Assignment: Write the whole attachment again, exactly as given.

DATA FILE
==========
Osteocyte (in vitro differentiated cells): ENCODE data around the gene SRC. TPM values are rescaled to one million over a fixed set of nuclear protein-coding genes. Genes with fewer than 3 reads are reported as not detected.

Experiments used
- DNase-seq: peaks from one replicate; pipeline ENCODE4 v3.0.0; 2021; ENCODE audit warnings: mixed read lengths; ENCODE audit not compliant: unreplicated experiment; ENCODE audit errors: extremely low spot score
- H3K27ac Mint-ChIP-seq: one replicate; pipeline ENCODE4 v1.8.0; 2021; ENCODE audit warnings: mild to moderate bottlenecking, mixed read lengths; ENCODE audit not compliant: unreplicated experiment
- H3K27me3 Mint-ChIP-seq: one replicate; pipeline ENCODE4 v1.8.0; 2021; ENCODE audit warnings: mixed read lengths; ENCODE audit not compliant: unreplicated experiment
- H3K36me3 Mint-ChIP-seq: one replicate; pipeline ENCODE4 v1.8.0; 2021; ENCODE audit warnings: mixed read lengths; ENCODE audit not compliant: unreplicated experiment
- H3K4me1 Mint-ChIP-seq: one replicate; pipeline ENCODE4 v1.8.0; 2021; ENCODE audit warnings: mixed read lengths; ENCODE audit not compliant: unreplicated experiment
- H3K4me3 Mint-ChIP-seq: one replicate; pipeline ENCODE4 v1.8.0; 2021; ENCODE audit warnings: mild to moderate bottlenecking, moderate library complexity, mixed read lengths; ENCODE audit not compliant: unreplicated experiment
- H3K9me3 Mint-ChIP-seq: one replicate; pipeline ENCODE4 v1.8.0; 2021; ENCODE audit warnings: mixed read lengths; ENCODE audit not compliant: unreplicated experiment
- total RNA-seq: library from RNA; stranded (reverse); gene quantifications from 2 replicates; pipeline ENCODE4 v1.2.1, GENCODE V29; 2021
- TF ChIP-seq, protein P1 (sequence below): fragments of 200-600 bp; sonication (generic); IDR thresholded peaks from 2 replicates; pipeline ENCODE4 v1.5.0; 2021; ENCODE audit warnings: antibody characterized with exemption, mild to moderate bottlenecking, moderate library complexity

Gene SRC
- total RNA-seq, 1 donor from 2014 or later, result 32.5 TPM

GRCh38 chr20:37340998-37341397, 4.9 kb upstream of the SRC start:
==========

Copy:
Osteocyte (in vitro differentiated cells): ENCODE data around the gene SRC. TPM values are rescaled to one million over a fixed set of nuclear protein-coding genes. Genes with fewer than 3 reads are reported as not detected.

Experiments used
- DNase-seq: peaks from one replicate; pipeline ENCODE4 v3.0.0; 2021; ENCODE audit warnings: mixed read lengths; ENCODE audit not compliant: unreplicated experiment; ENCODE audit errors: extremely low spot score
- H3K27ac Mint-ChIP-seq: one replicate; pipeline ENCODE4 v1.8.0; 2021; ENCODE audit warnings: mild to moderate bottlenecking, mixed read lengths; ENCODE audit not compliant: unreplicated experiment
- H3K27me3 Mint-ChIP-seq: one replicate; pipeline ENCODE4 v1.8.0; 2021; ENCODE audit warnings: mixed read lengths; ENCODE audit not compliant: unreplicated experiment
- H3K36me3 Mint-ChIP-seq: one replicate; pipeline ENCODE4 v1.8.0; 2021; ENCODE audit warnings: mixed read lengths; ENCODE audit not compliant: unreplicated experiment
- H3K4me1 Mint-ChIP-seq: one replicate; pipeline ENCODE4 v1.8.0; 2021; ENCODE audit warnings: mixed read lengths; ENCODE audit not compliant: unreplicated experiment
- H3K4me3 Mint-ChIP-seq: one replicate; pipeline ENCODE4 v1.8.0; 2021; ENCODE audit warnings: mild to moderate bottlenecking, moderate library complexity, mixed read lengths; ENCODE audit not compliant: unreplicated experiment
- H3K9me3 Mint-ChIP-seq: one replicate; pipeline ENCODE4 v1.8.0; 2021; ENCODE audit warnings: mixed read lengths; ENCODE audit not compliant: unreplicated experiment
- total RNA-seq: library from RNA; stranded (reverse); gene quantifications from 2 replicates; pipeline ENCODE4 v1.2.1, GENCODE V29; 2021
- TF ChIP-seq, protein P1 (sequence below): fragments of 200-600 bp; sonication (generic); IDR thresholded peaks from 2 replicates; pipeline ENCODE4 v1.5.0; 2021; ENCODE audit warnings: antibody characterized with exemption, mild to moderate bottlenecking, moderate library complexity

Gene SRC
- total RNA-seq, 1 donor from 2014 or later, result 32.5 TPM

GRCh38 chr20:37340998-37341397, 4.9 kb upstream of the SRC start: